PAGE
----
What is juvenile delinquency?
Juvenile delinquency is essentially criminal behaviour by young people up to the age of 18. Examples include: committing violence, stealing, robbery and threatening.
If a minor has committed an criminal fact, he does not come before a criminal court but a juvenile court.
It is only from the age of 18 that a person is criminally competent. The exception is when it comes to traffic offences, then the age is 16. For certain offences, young people over 16 can also still be sentenced under adult criminal law. This is called handover.
By the way, a minor who commits a crime does not come before the criminal court, but before the juvenile court. The latter does not impose punishments, but measures.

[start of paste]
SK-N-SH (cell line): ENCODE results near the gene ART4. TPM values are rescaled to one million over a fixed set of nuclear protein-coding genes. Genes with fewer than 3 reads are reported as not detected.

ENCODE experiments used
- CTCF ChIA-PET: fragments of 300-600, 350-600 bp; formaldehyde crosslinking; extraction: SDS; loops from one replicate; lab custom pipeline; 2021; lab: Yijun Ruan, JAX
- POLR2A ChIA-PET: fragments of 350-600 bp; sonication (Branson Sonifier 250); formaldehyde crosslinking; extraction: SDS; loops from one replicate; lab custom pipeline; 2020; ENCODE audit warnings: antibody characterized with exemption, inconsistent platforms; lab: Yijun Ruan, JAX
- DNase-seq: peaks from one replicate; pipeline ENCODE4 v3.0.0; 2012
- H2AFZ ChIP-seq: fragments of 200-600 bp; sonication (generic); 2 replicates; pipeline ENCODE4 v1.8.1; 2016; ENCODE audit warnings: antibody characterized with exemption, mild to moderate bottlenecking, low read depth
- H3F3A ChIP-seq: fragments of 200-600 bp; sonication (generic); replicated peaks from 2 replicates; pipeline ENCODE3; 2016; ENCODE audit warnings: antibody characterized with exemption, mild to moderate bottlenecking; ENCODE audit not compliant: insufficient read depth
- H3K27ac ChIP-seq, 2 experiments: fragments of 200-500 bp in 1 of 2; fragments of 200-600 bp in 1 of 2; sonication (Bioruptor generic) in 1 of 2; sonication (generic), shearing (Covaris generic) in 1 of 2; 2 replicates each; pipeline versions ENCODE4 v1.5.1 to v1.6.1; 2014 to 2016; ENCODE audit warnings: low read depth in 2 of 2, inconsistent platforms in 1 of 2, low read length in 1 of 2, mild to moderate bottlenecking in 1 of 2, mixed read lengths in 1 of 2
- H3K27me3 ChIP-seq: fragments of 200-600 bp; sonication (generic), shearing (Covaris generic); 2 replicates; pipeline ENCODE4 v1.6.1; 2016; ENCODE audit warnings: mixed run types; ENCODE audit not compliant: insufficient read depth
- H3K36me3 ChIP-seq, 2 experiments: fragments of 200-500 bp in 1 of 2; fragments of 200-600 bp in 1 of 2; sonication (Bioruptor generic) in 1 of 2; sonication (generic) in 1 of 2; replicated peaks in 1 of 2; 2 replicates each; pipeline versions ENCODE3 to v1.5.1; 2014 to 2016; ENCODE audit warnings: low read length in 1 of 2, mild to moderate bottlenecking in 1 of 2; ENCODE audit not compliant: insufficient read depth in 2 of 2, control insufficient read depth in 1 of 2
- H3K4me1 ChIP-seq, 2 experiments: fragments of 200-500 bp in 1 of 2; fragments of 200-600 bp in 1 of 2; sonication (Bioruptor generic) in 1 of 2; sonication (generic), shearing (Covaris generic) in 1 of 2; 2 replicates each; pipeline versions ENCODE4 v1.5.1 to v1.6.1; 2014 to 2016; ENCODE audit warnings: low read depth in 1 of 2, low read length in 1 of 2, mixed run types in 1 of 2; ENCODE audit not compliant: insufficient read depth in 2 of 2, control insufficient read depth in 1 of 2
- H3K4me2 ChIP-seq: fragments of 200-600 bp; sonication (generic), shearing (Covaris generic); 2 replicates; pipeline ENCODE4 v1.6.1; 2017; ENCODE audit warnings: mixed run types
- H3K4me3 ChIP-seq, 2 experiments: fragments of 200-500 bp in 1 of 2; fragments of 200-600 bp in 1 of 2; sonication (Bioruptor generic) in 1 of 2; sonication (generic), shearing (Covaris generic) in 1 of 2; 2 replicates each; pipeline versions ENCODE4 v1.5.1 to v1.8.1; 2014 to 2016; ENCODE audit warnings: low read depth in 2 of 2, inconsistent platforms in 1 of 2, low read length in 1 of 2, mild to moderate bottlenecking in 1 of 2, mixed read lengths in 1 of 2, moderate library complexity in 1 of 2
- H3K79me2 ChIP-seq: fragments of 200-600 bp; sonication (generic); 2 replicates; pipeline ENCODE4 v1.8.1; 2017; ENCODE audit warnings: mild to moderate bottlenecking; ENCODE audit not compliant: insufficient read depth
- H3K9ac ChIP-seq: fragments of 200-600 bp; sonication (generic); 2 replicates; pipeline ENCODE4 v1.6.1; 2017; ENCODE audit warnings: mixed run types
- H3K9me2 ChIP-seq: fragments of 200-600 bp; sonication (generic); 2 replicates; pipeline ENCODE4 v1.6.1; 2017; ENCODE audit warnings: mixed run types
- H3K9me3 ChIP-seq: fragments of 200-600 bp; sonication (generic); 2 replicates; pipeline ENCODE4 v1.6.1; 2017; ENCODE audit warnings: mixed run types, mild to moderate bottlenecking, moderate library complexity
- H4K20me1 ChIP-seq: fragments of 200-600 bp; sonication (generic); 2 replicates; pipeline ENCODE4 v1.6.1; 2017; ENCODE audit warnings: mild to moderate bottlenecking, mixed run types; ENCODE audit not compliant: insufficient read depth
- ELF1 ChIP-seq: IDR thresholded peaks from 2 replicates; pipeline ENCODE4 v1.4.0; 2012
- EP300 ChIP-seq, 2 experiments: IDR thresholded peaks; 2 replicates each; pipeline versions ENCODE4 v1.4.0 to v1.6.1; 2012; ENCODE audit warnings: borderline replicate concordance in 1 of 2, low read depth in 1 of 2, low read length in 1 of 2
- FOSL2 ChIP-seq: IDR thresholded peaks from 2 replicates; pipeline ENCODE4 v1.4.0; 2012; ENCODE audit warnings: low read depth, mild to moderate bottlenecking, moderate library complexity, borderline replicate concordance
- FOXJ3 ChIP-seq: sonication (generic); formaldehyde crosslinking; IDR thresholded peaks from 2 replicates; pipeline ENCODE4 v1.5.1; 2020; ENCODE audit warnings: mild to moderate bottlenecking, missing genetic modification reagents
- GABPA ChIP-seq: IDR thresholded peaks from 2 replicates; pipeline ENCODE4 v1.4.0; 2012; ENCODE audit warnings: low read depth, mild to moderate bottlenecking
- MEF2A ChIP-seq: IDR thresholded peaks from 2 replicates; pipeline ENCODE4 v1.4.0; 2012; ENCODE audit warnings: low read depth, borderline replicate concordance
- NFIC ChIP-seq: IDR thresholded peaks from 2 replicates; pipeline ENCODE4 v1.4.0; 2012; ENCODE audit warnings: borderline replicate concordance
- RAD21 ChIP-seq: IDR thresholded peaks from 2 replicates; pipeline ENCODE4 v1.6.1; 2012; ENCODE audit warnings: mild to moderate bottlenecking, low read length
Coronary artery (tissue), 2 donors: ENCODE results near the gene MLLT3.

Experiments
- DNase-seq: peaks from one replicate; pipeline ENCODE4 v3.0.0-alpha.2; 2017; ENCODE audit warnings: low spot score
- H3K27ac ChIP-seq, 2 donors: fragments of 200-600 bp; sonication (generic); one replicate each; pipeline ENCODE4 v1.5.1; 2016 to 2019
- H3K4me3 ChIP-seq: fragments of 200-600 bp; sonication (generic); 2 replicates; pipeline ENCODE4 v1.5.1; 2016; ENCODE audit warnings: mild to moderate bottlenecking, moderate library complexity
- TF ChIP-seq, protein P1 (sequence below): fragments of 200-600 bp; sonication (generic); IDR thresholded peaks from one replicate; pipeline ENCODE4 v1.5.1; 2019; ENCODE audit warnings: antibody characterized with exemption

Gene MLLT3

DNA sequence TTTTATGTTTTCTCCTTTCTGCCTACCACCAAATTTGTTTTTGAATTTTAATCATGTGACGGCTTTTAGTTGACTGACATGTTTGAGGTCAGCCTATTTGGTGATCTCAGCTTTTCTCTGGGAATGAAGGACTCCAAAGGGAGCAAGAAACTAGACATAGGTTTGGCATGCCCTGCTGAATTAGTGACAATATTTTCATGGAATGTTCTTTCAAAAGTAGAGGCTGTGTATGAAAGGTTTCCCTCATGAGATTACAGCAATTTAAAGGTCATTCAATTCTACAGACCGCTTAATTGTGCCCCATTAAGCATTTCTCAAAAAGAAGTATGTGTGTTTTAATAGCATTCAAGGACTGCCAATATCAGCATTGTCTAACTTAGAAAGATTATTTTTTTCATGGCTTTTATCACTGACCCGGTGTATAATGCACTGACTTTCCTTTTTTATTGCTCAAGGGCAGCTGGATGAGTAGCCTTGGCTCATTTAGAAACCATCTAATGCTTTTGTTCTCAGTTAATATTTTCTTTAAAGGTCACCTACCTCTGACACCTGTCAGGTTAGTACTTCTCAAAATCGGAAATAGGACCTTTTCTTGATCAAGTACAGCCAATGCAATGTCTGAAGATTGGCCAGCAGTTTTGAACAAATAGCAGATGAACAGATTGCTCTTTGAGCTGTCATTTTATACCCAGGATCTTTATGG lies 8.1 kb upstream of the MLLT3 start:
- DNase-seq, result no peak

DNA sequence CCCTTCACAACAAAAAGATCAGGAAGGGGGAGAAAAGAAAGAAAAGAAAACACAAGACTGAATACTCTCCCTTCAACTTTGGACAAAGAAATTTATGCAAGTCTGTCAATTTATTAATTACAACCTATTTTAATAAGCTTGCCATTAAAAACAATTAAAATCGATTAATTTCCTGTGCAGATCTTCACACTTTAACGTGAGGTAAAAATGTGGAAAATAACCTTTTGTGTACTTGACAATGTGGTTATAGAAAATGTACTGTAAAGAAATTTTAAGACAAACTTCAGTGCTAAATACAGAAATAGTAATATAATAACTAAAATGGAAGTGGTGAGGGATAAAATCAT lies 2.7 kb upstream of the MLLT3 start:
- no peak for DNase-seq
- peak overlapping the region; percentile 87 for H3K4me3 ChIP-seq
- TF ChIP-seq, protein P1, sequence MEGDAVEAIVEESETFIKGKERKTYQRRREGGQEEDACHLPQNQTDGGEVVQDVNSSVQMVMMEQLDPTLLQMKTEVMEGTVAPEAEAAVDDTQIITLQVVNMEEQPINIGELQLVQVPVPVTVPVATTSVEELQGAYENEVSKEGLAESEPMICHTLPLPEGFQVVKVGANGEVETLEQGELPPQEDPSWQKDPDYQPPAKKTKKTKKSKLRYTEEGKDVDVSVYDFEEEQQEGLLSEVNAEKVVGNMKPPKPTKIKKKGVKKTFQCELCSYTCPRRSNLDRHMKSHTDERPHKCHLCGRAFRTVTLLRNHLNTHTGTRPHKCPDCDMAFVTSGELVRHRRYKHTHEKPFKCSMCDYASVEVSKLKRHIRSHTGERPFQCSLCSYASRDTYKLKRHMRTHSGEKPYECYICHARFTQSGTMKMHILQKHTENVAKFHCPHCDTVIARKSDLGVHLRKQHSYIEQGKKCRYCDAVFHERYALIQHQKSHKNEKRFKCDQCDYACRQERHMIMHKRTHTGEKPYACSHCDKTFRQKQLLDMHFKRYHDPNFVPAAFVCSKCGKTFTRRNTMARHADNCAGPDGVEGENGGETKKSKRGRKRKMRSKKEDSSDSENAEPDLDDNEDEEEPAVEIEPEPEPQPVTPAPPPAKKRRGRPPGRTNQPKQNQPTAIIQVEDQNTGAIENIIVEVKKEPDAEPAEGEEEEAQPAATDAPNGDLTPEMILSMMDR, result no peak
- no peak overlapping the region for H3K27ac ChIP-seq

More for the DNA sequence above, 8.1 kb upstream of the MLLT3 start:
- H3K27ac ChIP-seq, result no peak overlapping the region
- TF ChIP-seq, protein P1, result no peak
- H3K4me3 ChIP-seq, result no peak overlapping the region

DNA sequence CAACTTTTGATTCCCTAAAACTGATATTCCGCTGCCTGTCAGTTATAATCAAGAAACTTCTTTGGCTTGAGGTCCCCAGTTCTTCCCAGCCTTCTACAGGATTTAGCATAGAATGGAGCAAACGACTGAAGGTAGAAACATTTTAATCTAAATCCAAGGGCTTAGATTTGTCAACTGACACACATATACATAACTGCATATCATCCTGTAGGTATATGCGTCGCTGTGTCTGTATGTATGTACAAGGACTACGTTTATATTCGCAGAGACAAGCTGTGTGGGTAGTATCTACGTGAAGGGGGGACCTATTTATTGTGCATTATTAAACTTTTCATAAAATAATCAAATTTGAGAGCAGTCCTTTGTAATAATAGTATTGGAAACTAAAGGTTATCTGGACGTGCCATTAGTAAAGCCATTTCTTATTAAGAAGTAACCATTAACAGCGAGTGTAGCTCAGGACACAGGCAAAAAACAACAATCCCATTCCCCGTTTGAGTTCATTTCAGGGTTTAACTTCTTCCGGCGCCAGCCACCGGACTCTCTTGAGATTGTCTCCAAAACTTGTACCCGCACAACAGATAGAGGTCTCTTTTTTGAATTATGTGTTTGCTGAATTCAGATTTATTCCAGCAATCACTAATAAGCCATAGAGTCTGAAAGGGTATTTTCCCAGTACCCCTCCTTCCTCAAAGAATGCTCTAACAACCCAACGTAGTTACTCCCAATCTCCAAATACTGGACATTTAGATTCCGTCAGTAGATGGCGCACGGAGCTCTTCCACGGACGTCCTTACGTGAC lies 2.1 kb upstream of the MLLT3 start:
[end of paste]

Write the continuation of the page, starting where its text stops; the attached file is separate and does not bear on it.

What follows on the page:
Do I need a lawyer?
When a minor is questioned as a suspect of a MOF, the assistance of an attorney is mandatory. Minors can therefore never waive that right to assistance and will therefore always consult with a lawyer before any interrogation. When they are deprived of their liberty, it is also best for them to be assisted during interrogation.
Which laws are in force for the MOF you committed depends on where you committed the act. This is because each community has different laws; a lawyer knows these and can help you in a targeted way.
A lawyer can ensure that, as a minor, you get clarity more quickly about the situation and the duration of the measures taken. Who can explain these to you in an understandable way.